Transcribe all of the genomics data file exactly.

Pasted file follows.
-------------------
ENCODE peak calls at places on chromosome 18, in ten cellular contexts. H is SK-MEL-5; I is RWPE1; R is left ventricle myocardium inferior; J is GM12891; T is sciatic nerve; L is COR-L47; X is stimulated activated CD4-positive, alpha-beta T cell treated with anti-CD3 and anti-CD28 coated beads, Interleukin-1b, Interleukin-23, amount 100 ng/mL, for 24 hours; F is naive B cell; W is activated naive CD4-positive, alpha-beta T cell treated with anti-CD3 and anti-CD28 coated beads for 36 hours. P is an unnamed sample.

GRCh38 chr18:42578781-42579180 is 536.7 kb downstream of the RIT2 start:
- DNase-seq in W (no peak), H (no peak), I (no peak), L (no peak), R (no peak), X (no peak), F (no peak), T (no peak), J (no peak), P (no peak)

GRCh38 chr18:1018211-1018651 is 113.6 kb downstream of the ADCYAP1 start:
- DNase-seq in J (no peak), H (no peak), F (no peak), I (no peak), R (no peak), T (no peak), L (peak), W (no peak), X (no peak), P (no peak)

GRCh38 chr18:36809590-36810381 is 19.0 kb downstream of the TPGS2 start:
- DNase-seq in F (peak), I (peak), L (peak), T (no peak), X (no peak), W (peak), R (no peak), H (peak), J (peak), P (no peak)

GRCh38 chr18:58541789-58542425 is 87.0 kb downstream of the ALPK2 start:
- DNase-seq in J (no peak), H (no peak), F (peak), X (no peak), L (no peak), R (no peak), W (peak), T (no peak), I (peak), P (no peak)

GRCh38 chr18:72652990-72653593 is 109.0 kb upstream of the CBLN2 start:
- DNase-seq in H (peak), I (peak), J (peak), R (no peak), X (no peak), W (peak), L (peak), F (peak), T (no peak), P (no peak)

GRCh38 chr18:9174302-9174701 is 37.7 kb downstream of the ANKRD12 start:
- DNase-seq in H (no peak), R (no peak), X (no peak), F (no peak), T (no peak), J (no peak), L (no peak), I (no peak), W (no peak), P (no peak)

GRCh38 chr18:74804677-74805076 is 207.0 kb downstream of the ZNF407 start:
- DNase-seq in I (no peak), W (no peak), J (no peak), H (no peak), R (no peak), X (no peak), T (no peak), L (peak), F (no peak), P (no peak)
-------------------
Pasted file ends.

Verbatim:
ENCODE peak calls at places on chromosome 18, in ten cellular contexts. H is SK-MEL-5; I is RWPE1; R is left ventricle myocardium inferior; J is GM12891; T is sciatic nerve; L is COR-L47; X is stimulated activated CD4-positive, alpha-beta T cell treated with anti-CD3 and anti-CD28 coated beads, Interleukin-1b, Interleukin-23, amount 100 ng/mL, for 24 hours; F is naive B cell; W is activated naive CD4-positive, alpha-beta T cell treated with anti-CD3 and anti-CD28 coated beads for 36 hours. P is an unnamed sample.

GRCh38 chr18:42578781-42579180 is 536.7 kb downstream of the RIT2 start:
- DNase-seq in W (no peak), H (no peak), I (no peak), L (no peak), R (no peak), X (no peak), F (no peak), T (no peak), J (no peak), P (no peak)

GRCh38 chr18:1018211-1018651 is 113.6 kb downstream of the ADCYAP1 start:
- DNase-seq in J (no peak), H (no peak), F (no peak), I (no peak), R (no peak), T (no peak), L (peak), W (no peak), X (no peak), P (no peak)

GRCh38 chr18:36809590-36810381 is 19.0 kb downstream of the TPGS2 start:
- DNase-seq in F (peak), I (peak), L (peak), T (no peak), X (no peak), W (peak), R (no peak), H (peak), J (peak), P (no peak)

GRCh38 chr18:58541789-58542425 is 87.0 kb downstream of the ALPK2 start:
- DNase-seq in J (no peak), H (no peak), F (peak), X (no peak), L (no peak), R (no peak), W (peak), T (no peak), I (peak), P (no peak)

GRCh38 chr18:72652990-72653593 is 109.0 kb upstream of the CBLN2 start:
- DNase-seq in H (peak), I (peak), J (peak), R (no peak), X (no peak), W (peak), L (peak), F (peak), T (no peak), P (no peak)

GRCh38 chr18:9174302-9174701 is 37.7 kb downstream of the ANKRD12 start:
- DNase-seq in H (no peak), R (no peak), X (no peak), F (no peak), T (no peak), J (no peak), L (no peak), I (no peak), W (no peak), P (no peak)

GRCh38 chr18:74804677-74805076 is 207.0 kb downstream of the ZNF407 start:
- DNase-seq in I (no peak), W (no peak), J (no peak), H (no peak), R (no peak), X (no peak), T (no peak), L (peak), F (no peak), P (no peak)